Working with geographical Data. Part 1: Simple National Infomaps

December 21, 2012
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(This article was first published on My Data Atelier » R, and kindly contributed to R-bloggers)

worldatnight

There is a popular expression in my country called “Gastar polvora en chimangos”, whose translation in English would be “spending gunpowder in chimangos”. Chimango is a kind of bird whose meat is useless for humans. So “spending gunpowder in chimangos” stands for spending a lot of money, time, effort, etc. in something not worth of it. This is of course an undesirable thing in any aspect of our lives, but I think it is crucial in the case of work: when a task that should be easy takes more effort than expected, we begin to have a “snowball effect” where the rest of the tasks get delayed as well. This redunds, as we all know, in staying up late and stressed to finish the tasks we planned for an 8-hour journey.

As you can see by googling, there are millions of packages, methods, contents, strategies, etc to work with geographical Data in R. In this series of post, I will present some of them, directly taken from my own experience. I will try to follow an increasing difficulty order. Of course, the more complex methods are more flexible and provide more alternatives.

In this case, we will keep it really simple and draw an infomap of a part of South America. Infomaps are very useful as they are widely spread and clear way of interpreting Data related to geographical zones. Infomaps have a double advantage: They are very clear to understand, but, as it is not feasible to do it easily in Excel, it is always impactful if you include one in a presentation.

Below you will find the R Code for a really simple approach. I hope you like it. Any comments, corrections or critics please write!!


library(‘maps’)
library(‘mapdata’)
library (‘RColorBrewer’)

DB <- as.matrix(c(‘Argentina’, ‘Brazil’, ‘Chile’, ‘Uruguay’, ‘Paraguay’, ‘Bolivia’, ‘Peru’))

#add population-density Data

DB <- cbind (DB, c(15,23,22,19,17,10,24))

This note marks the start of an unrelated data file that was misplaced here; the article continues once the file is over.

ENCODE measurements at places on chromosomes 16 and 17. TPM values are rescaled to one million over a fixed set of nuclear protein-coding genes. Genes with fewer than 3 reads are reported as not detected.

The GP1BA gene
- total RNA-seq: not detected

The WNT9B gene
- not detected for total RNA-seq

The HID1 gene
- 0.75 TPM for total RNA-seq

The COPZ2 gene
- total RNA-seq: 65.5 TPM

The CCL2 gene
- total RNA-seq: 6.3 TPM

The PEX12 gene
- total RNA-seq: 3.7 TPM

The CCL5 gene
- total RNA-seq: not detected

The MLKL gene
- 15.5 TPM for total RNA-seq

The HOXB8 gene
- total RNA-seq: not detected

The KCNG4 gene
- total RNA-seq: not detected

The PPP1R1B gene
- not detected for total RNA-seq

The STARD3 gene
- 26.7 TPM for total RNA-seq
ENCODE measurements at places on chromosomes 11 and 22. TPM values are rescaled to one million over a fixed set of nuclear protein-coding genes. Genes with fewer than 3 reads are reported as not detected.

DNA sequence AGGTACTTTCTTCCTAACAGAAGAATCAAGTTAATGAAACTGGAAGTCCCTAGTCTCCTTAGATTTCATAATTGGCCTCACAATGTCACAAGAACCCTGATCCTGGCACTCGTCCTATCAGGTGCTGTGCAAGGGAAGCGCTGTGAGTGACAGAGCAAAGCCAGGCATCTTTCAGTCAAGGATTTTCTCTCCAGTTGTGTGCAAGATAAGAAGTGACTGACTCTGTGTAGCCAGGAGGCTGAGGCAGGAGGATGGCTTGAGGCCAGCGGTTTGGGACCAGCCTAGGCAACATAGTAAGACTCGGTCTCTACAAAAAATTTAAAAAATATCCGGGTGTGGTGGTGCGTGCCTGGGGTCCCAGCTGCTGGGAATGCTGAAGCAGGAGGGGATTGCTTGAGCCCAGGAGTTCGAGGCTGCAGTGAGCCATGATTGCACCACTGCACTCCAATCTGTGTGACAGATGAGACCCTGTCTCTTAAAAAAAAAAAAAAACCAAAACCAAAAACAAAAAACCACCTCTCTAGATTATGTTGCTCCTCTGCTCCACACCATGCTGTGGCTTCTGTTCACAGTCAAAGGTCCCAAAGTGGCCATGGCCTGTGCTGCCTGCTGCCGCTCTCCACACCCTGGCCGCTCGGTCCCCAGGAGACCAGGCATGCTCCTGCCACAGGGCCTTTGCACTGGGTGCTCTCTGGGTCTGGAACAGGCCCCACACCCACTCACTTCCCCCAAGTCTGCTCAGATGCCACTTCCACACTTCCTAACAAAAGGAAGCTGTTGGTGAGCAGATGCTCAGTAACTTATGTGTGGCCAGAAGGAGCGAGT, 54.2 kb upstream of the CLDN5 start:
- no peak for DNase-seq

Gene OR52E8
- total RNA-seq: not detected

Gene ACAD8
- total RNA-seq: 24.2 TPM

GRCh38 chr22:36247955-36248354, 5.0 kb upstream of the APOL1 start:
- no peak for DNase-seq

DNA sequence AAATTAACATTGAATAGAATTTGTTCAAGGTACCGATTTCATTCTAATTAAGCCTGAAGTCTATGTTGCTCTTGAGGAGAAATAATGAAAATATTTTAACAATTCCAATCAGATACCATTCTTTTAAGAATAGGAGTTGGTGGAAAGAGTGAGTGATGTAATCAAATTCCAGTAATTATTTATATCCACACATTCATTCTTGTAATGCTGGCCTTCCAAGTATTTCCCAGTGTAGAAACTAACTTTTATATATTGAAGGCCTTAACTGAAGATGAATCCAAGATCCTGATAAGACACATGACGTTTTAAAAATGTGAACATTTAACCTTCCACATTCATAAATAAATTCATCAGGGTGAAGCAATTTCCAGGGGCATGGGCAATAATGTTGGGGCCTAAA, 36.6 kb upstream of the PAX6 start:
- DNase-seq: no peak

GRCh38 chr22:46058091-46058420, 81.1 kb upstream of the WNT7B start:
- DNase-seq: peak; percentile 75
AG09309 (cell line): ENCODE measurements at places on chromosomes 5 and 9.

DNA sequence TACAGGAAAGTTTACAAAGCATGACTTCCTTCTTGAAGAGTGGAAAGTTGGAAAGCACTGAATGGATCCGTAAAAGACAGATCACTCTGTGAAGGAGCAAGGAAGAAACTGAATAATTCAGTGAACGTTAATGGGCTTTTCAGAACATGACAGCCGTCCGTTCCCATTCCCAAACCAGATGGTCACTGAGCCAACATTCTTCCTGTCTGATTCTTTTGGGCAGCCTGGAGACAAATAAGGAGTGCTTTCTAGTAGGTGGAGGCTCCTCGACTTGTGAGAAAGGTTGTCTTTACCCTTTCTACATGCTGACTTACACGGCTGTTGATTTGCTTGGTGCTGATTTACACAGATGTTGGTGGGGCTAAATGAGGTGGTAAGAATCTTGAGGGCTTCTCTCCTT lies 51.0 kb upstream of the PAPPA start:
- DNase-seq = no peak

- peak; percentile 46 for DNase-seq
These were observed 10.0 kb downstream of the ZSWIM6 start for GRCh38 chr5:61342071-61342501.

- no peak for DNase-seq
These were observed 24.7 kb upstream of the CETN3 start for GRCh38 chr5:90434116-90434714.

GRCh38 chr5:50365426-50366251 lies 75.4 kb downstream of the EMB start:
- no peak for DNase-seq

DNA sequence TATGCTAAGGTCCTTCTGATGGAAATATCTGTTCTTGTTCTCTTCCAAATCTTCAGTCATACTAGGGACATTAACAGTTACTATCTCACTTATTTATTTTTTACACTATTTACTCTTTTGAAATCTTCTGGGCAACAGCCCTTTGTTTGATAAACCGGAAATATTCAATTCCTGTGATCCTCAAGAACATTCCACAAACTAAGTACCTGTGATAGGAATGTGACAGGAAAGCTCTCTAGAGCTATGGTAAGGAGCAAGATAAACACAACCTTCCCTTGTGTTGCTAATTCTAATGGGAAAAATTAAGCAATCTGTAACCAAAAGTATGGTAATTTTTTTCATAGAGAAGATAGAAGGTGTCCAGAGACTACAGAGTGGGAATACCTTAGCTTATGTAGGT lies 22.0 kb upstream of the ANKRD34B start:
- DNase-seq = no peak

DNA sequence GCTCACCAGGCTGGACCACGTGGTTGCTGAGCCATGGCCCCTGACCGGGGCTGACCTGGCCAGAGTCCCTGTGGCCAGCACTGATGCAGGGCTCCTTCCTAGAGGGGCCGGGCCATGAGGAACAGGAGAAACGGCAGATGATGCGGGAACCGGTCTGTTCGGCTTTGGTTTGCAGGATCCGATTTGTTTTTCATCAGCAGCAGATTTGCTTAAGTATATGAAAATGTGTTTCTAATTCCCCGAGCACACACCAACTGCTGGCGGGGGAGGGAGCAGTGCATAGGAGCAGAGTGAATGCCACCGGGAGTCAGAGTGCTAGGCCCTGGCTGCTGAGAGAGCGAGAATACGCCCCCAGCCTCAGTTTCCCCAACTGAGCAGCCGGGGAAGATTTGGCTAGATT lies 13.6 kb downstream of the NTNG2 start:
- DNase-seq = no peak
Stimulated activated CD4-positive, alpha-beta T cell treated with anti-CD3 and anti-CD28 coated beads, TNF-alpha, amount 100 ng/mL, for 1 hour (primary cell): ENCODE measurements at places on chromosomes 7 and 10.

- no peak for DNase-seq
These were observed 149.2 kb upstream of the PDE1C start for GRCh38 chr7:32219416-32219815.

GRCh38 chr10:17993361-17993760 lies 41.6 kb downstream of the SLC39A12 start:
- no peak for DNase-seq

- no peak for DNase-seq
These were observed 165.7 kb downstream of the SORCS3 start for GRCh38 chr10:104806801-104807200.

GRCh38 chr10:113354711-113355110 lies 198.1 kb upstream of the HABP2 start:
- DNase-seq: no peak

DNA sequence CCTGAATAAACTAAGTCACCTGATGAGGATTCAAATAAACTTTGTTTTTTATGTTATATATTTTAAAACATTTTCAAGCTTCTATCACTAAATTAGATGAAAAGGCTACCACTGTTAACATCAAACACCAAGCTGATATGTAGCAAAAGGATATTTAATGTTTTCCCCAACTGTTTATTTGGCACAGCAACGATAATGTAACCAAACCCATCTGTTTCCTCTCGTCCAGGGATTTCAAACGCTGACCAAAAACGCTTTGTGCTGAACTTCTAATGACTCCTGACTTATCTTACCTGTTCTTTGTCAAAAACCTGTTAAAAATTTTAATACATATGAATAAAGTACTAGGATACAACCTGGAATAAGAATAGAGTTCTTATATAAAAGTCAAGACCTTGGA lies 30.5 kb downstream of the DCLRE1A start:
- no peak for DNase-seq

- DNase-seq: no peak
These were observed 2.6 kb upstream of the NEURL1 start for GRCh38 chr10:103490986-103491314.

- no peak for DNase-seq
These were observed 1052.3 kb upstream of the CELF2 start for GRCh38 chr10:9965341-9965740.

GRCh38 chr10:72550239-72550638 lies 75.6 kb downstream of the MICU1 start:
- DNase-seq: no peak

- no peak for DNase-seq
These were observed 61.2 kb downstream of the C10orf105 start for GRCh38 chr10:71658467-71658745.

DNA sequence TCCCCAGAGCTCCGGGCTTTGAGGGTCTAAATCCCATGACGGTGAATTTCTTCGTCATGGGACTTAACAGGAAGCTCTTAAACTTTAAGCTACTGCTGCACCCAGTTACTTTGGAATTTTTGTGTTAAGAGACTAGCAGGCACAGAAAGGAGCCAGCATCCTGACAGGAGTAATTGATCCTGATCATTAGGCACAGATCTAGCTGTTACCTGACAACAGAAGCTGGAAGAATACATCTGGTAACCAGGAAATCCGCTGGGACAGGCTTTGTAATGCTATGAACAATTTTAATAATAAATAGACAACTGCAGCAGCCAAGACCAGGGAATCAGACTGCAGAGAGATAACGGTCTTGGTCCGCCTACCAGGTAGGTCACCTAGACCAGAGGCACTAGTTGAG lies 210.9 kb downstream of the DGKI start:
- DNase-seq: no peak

#create a gradual palette of Reds. Function belongs to RColorBrewer

gama <- brewer.pal(6,”Reds”)
countries <- as.character(DB[,1])

# with the cut function you can assign numeric values to a certain interval defined by the user (in this case 0,5,10,15,20,max(DB))

DB <- cbind(DB, cut (as.numeric(DB[,2]),c(0,5,10,15,20,max(DB)),labels = FALSE, right = TRUE))

#With the ordinal values assigned to each country, we now create a character array with the colour code corresponding to each of them, based upon the palette we have created

col <- character()

for (i in 1:nrow(DB))
{
col <- append(col,gama[as.numeric(DB[i,3])])
}

#We draw the map. Please note that the arrays countries and col need to be maintained in the same order. If not, the colour assigned to each country will be wrong. So, be careful if you need to sort the values of any array before plotting.

map(‘worldHires’,countries,fill=TRUE,col=col,plot=TRUE, cex = 15, exact=TRUE)
legend(“bottomright”, c(“up to 15″, “16 – 17″, “18 – 19″, “20-21″, “22-23″, “more than 23″),border=gama, fill = gama, cex = 1.3, box.col = “white”)

#Although RStudio (I do not know of other interfaces) provides an interface option to import a plot to a file, if you have to export the map, I would advise doing it per CLI, as the sizes and proportions are much easier to handle. In this case, it would be as follows:

png(file= (your Path),width = (width in pixels), height = (height in pixels), res = 120)
map(‘worldHires’,countries,fill=TRUE,col=col,plot=TRUE, cex = 15, exact=TRUE)
legend(“bottomright”, c(“up to 15″, “16 – 17″, “18 – 19″, “20-21″, “22-23″, “more than 23″),border=gama, fill = gama, cex = (the size you want for the box), box.col = “white”)
dev.off()

This is the final result

map4blog


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